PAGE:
Reirdon v. Cimarex Energy Company et al

Filing 42

OPINION AND ORDER by Magistrate Judge Steven P. Shreder granting in part and denying in part 25 Partial Motion to Dismiss Case for Failure to State a Claim. The motion is GRANTED as to Counts II (Tortious Breach of Contract) and IV (Fraud (Actual and Constructive) and Deceit), and DENIED as to Counts III (Unjust Enrichment), V (Accounting), and VI (Injunction). Furthermore, Count II (Tortious Breach of Contract) is dismissed with prejudice and Court IV (Fraud (Actual and Constructive) and Deceit) is dismissed without prejudice. Plaintiff is given fourteen (14) days to file an Amended Complaint. (ndd, Deputy Clerk)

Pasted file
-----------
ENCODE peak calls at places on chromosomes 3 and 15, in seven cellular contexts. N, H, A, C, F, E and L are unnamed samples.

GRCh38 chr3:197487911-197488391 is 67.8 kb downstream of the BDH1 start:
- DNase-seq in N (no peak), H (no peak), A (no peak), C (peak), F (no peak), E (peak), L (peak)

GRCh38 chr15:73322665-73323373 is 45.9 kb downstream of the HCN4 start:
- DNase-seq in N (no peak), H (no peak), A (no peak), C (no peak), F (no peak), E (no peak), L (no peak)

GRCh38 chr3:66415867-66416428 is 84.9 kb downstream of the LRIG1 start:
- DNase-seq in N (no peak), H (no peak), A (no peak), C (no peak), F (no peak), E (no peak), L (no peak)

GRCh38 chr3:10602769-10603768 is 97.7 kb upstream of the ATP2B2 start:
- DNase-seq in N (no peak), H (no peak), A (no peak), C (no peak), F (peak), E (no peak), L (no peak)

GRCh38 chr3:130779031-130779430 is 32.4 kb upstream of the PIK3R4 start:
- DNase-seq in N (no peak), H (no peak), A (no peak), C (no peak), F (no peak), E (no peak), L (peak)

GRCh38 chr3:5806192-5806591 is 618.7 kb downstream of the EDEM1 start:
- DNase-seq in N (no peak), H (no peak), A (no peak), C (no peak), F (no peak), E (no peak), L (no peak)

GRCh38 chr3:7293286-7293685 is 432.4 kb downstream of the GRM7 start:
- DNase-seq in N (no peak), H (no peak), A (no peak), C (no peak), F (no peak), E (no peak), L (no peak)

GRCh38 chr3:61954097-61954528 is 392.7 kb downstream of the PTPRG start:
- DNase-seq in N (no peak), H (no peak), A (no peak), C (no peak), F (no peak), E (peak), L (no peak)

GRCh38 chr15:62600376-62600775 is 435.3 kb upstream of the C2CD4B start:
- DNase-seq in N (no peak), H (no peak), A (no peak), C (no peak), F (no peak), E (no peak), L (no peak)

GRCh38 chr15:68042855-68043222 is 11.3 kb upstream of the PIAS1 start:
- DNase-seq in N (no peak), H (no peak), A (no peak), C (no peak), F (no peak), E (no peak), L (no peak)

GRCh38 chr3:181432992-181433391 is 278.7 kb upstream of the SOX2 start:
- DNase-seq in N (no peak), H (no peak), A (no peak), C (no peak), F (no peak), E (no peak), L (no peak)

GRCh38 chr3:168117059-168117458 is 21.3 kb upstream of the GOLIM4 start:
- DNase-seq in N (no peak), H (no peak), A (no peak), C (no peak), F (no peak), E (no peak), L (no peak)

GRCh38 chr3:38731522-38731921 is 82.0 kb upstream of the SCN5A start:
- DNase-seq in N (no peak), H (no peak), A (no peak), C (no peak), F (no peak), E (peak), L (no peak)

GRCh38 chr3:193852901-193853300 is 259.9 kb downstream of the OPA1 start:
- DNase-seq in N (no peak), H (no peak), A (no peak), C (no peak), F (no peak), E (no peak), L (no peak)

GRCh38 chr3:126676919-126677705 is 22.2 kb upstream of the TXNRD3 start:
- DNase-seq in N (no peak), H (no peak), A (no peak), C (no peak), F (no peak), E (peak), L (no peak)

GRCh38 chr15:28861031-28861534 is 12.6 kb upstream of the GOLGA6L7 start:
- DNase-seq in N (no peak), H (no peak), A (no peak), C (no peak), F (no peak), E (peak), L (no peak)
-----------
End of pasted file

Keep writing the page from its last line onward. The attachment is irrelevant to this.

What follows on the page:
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IN THE UNITED STATES DISTRICT COURT FOR THE EASTERN DISTRICT OF OKLAHOMA DORSEY J. REIRDON, ) ) Plaintiff, ) ) v. ) ) CIMAREX ENERGY COMPANY AND ) CIMAREX ENERGY CO. OF ) COLORADO, ) ) Defendants. ) Case No. CIV-16-445-SPS OPINION AND ORDER This matter comes before the Court on motion by Defendants Cimarex Energy Company and Cimarex Energy Co. of Colorado (together, “Cimarex”) for partial dismissal of the Plaintiff’s Complaint for failure to state a claim. For the reasons set forth below, the Court finds that the Defendants’ Partial Motion to Dismiss Plaintiff’s Original Complaint for Failure to State and Claim and Brief in Support [Docket No. 25] should be hereby GRANTED IN PART and DENIED IN PART. BACKGROUND The Plaintiff alleges in his Complaint that he is a resident of Texas and owns mineral interests in Oklahoma wells operated by Cimarex Energy Co. of Colorado. He contends that Cimarex used, caused to be used, and/or allowed third parties to use natural gas from Oklahoma wells, but that despite express provisions in the oil and gas leases, Cimarex “knowingly and systematically underpaid royalty” to him through a policy of not paying royalties, and that Cimarex failed to disclose on monthly royalty checkstubs that it “was not paying royalty on the full volume and value of production from the Oklahoma wells.” Docket No. 2, pp. 1-2, ¶¶ 1-6. In addition to the personal allegations, the Plaintiff asserts that he is acting as representative of a class defined as: All non-excluded persons or entities who are or were royalty owners in Oklahoma wells where Cimarex, including its predecessors or affiliates, is or was the well operator and working interest owner (or, as a non-operating working interest owner, Cimarex separately marketed gas), and who, from January 1, 2013 are or were entitled to share in royalty proceeds payable under oil and gas leases that contain an express provision stating that royalty will be paid on gas used off the lease premises and/or in manufacture of products. The persons or entities excluded from the Class are: (1) agencies, departments or instrumentalities of the United States of America and the State of Oklahoma; (2) officers of the Court involved in this action; (3) publicly traded oil and gas exploration companies and their affiliates; and (4) persons or entities that Plaintiff’s counsel is, or may be prohibited from representing under Rule 1.7 of the Oklahoma Rules of Professional Conduct. Docket No. 2, pp. 3-4, ¶ 15. The class allegations indicate that the common questions of fact include: (a) whether, under express terms of the oil and gas leases under which Reirdon and the putative Class are entitled to be paid royalty, Cimarex has or had a duty to pay royalty on Fuel Gas; (b) whether Cimarex has paid the full amount of royalty owed on Fuel Gas; and (c) whether Cimarex’s uniform royalty payment methodology breaches Cimarex’s express duties to pay royalty on Fuel Gas. See Docket No. 2, pp. 4-5, ¶ 19. The Plaintiff’s Complaint sets out the following enumerated causes of action: (I) breach of contract, (II) tortious breach of contract, (III) unjust enrichment, and (IV) fraud (actual and constructive) and deceit, as well as enumerated claims for (V) an -2- accounting and (VI) an injunction. The Defendants have moved to dismiss Counts II through VI. ANALYSIS A complaint must contain “a short and plain statement of the claim showing that the pleader is entitled to relief[.]” Fed. R. Civ. P. 8(a)(2). Detailed factual allegations are not required, but the statement of the claim under Rule 8(a)(2) must be “more than an unadorned, the-defendant-unlawfully-harmed-me accusation.” Ashcroft v. Iqbal, 556 U.S. 662, 678 (2009), citing Bell Atlantic Corp. v. Twombly, 550 U.S. 544, 555 (2007), citing Papasan v. Allain, 478 U.S. 265, 286 (1986). “A pleading that offers labels and conclusions or a formulaic recitation of the elements of a cause of action will not do. Nor does a complaint suffice if it tenders naked assertion[s] devoid of further factual enhancement . . . To survive a motion to dismiss, a complaint must contain sufficient factual matter, accepted as true, to state a claim to relief that is plausible on its face. A claim has facial plausibility when the plaintiff pleads factual content that allows the court to draw the reasonable inference that the defendant is liable for the misconduct alleged.” Iqbal, 556 U.S. at 678, quoting Twombly, 550 U.S. at 555-557, 570 [internal quotation marks omitted]. “While legal conclusions can provide the framework of a complaint, they must be supported by factual allegations.” Iqbal, 556 U.S. at 679. “While the 12(b)(6) standard does not require that Plaintiff establish a prima facie case in h[is] complaint, the elements of each alleged cause of action help to determine whether Plaintiff has set forth a plausible claim.” Khalik v. United Air Lines, 671 F.3d 1188, 1192 (10th Cir. 2012). This requires a determination as to “whether the complaint sufficiently -3- alleges facts supporting all the elements necessary to establish an entitlement to relief under the legal theory proposed.” Lane v. Simon, 495 F.3d 1182, 1186 (10th Cir. 2007), quoting Forest Guardians v. Forsgren, 478 F.3d 1149, 1160 (10th Cir. 2007). Tortious Breach of Contract. Cimarex first asserts that the Plaintiff’s Count II (Tortious Breach of Contract) should be dismissed for failure to state a claim, and the Court agrees that it should be dismissed. “Oklahoma courts recognize tortious breach of contract only in limited circumstances, such as in the context of certain special relationships.” Davis v. PMA Companies, Inc., 2013 WL 866893, at *4 (W.D. Okla. March 7, 2013). “The ‘special relationship’ that gives rise to tort liability for bad faith is marked by (1) a disparity in bargaining power where the weaker party has no choice of terms, also called an adhesion contract, and (2) the elimination of risk. Tort liability is allowed in these types of contracts, because bad faith, or more properly, breach of the implied duty to deal fairly and in good faith, precipitates the precise economic hardship the contract was intended to avoid.” Embry v. Innovative Aftermarket Systems, L.P., 2010 OK 82, ¶ 7, 247 P.3d 1158 (internal citations omitted). However, this “special relationship” is usually applied in the insurance contract context, and courts are generally hesitant to expand it to include oil and gas leases, as demonstrated by a line of cases from the Western District of Oklahoma. See, e. g., Hitch Enterprises, Inc. v. Cimarex Energy Co., 859 F. Supp. 2d 1249, 1263-1264 (W.D. Okla. 2012) (“The Oklahoma Supreme Court has ‘expressed [its] reluctance to extend tort recovery for bad faith beyond the insurance field,’ and courts in this judicial district have held that the lessee-royalty owner relationship does not qualify as the type of ‘special -4- relationship’ necessary to support these causes of action. Accordingly, the defendants are entitled to dismissal of these claims for relief.”), citing Chieftain Royalty Co. v. Dominion Oklahoma Texas Exploration & Production, Inc., 2011 WL 9527717, at *3 (W.D. Okla. July 14, 2011) (dismissing for failure to state a claim where “Plaintiffs have not alleged facts showing the requisite special relationship here, i. .e., that the leases were adhesion contracts which eliminated risk and the Court doubts that an oil and gas lease could give rise to such a special relationship.”), and Morrison v. Anadarko Petroleum Corp., 2010 WL 2721397, at *3-4 (W.D. Okla. July 6, 2010). While the Court acknowledges that the Plaintiff has alleged that a special relationship exists here, the Plaintiff’s allegation simply states, “The relationship of oil and gas lessor-lessee is a special relationship under Oklahoma law[,]” and that Cimarex’s actions are more than a breach of contract. See Docket No. 2, p. 9, ¶¶ 44-45. Such conclusory allegations do not establish the Plaintiff’s claim. See McKnight v. Linn Operating, Inc., 2010 WL 9039794, at *5-6 (W.D. Okla. April 1, 2010) (“The special considerations at issue in insurance cases simply are not present in this case. . . . [A]lthough courts have recognized a special relationship in the context of royalty owners and operators, the Court does not conclude based on its review of Oklahoma jurisprudence that the existence of such a relationship is sufficient by itself to give rise to a claim for tortious breach of contract or breach of the duty of good faith in every situation where royalty owners perceive underpayment by operators.”). The Plaintiff essentially concedes that other courts have generally declined to extend the special relationship to include oil and gas leases, but asks the Court to find that body of case law to be in error. The Court declines to do so on the basis of the Complaint -5- at issue in this case. The Court recognizes that “dismissal under Rule 12(b)(6) without affording the plaintiff notice or an opportunity to amend is proper only ‘when it is ‘patently obvious’ that the plaintiff could not prevail on the facts alleged, and allowing him an opportunity to amend his complaint would be futile.’” Curley v. Perry, 246 F.3d 1278, 1281-1282 (10th Cir. 2001), quoting Hall v. Bellmon, 935 F.2d 1106, 1110 (10th Cir. 1991). Nevertheless, the Court finds dismissal with prejudice appropriate as to the Plaintiff’s claim for Tortious Breach of Contract. See Cimarex Energy Co. v. Calhoon, 2012 WL 1371386, at *4-5 (W.D. Okla. Apr. 19, 2012) (“The purpose of an oil and gas lease is to seek commercial advantage and take associated commercial risks; the purpose is not the elimination of risk as is the purpose of an insurance contract. . . . Because the relationship that exists between Calhoon and Defendants does not constitute the type of ‘special relationship’ required to extend the tort of bad faith beyond the insurance context, Calhoon’s claim for tortious breach of the duty of good faith and fair dealing is dismissed with prejudice.”). Unjust Enrichment. Second, Cimarex argues that Count III (Unjust Enrichment) should be dismissed because the Plaintiff has available an adequate remedy at law, namely the breach of contract claim, and that unjust enrichment is therefore not available as an alternative claim. “Generally, where a plaintiff has an adequate remedy at law, the Court will not ordinarily exercise its equitable jurisdiction to grant relief for unjust enrichment. However, a party may allege an equitable claim as an alternative to a contract-based claim so long as the party is not permitted double recovery on the same injury.” Murrah v. EOG Resources, Inc., 2011 WL 227652, at *3 (W.D. Okla. Jan. 21, -6- 2011), citing Burlington Northern and Santa Fe Ry. Co. v. Grant, 505 F.3d 1013, 1030 (10th Cir. 2007) (“Grant, in turn, argues that because BNSF already has legal claims that will cover the relief sought, its additional claim for unjust enrichment is prohibited. However, Oklahoma courts have squarely rejected this argument. Therefore, while BNSF is not entitled to a double recovery for the same injuries, it is entitled to pursue its unjust enrichment claim as an alternative claim.”) (internal citation omitted). Accordingly, Cimarex’s Motion to Dismiss as to Count III (Unjust Enrichment) is denied. Fraud (Actual and Constructive) and Deceit. Cimarex next contends that Count IV (Fraud (Actual and Constructive) and Deceit) fails for lack of specificity, particularly as to the element of reliance. Under Fed. R. Civ. P. 9(b), “In alleging fraud or mistake, a party must state with particularity the circumstances constituting fraud or mistake. Malice, intent, knowledge, and other conditions of a person’s mind may be alleged generally.” In this case, the Plaintiff alleges that Cimarex “secretly and knowingly underpaid royalties on Oklahoma Wells,” and “implemented a uniform and systematic payment policy to not pay royalty to Plaintiff . . . on Fuel Gas[,]” including “uniform misrepresentations and/or omissions to Plaintiff . . . on their monthly check counter-foils that falsely reported a gross volume and price for the gas that was actually a net volume and price less fuel gas.” Docket No. 2, p. 10, ¶¶ 50-51. Furthermore, Plaintiff alleges that “Cimarex sent these false and misleading monthly statements to Plaintiff . . . on check counter-foils with the intent that Plaintiff . . . rely on those false statements[,]” that “Cimarex knew Plaintiff . . . had no choice but to rely on Cimarex’s false statements[,]” -7- and that “Plaintiff . . did, in fact rely on these uniform misrepresentations and/or omissions as being truthful and accurate.” Id. at ¶ 52. In the Tenth Circuit, a Complaint must “set forth the time, place and contents of the false representation, the identity of the party making the false statements and the consequences thereof.” Koch v. Koch Industries, Inc., 203 F.3d 1202, 1236 (10th Cir. 2000), quoting Lawrence National Bank v. Edmonds (In re Edmonds), 924 F.2d 127, 180 (10th Cir. 1991). The purpose of this requirement is to provide the Defendants with “fair notice of plaintiff’s claims and the factual ground upon which [they] are based.” Id. at 1236-1237 (citations omitted). Additionally, “[u]nder the Supreme Court’s plausibility standard, the plaintiffs were required to plead sufficient facts to create a reasonable inference of reliance.” Hitch, 859 F. Supp. 2d at 1261, citing Iqbal, 556 U.S. at 678, and Bryson v. Gonzales, 534 F.3d 1282, 1286 (10th Cir. 2008) (“[A] complaint still must contain either direct or inferential allegations respecting all the material elements necessary to sustain a recovery under some viable legal theory.”) (quotation omitted). As such, the Court finds that, as in Hitch, “[t]he plaintiff[‘s] allegation of reliance is conclusory and lacking factual specificity. Allegations are not entitled to be assumed to be true when they merely restate the essential elements of a claim rather than provide specific facts to support those elements.” Hitch, 859 F. Supp. 2d at 1261. See also Chieftain, 2011 WL 9527717, at *4 (“Plaintiffs have failed to allege that they relied to their detriment on the alleged false and misleading monthly statements sent by DOTEPI, and any facts showing that that was the case.”) (emphasis added). Although there may be some information not in the hands of the Plaintiff at this stage of the litigation, that is -8- not the case with facts establishing a reasonable inference of reliance. Accordingly, Count IV (Fraud (Actual and Constructive) and Deceit) is dismissed without prejudice. Accounting and Injunction. Finally, the Plaintiff set forth Counts V (Accounting) and VI (Injunction) as separately enumerated claims. Cimarex asserts that these are not cognizable claims under Fed. R. Civ. P. 8(a). The Court agrees that these claims for equitable relief necessarily flow out of the base claims of breach of contract and fraud, but finds that separately identifying these requests for relief does not merit dismissal at this stage of the proceedings as it is premature to determine whether one or all of the bases for equitable relief has merit. See, e. g., Hitch, 859 F. Supp. 2d at 12581259 (“Because certain theories of recovery survive the defendants’ instant request for dismissal – theories for which equitable remedies are also available – and because the Court cannot determine at this stage whether these equitable remedies are ‘necessary to afford the parties complete relief,” the Court finds that the defendants are not entitled at this juncture to dismissal of the plaintiffs’ ‘claim’ for accounting[.]”), citing Fleet v. Sanguine, Ltd., 1993 OK 76, ¶ 19, 854 P.2d 892, 902. As such, Cimarex’s motion to dismiss is denied as to Counts V (Accounting) and VI (Injunction). CONCLUSION Consequently, IT IS ORDERED that the Defendants’ Partial Motion to Dismiss Plaintiff’s Original Complaint for Failure to State and Claim and Brief in Support [Docket No. 25] is hereby GRANTED as to Counts II (Tortious Breach of Contract) and IV (Fraud (Actual and Constructive) and Deceit), and DENIED as to Counts III (Unjust Enrichment), V (Accounting), and VI (Injunction). Furthermore, Count II (Tortious -9- Breach of Contract) is dismissed with prejudice and Court IV (Fraud (Actual and Constructive) and Deceit) is dismissed without prejudice. Plaintiff is given fourteen days to file an Amended Complaint. DATED this 27th day of September, 2017. -10-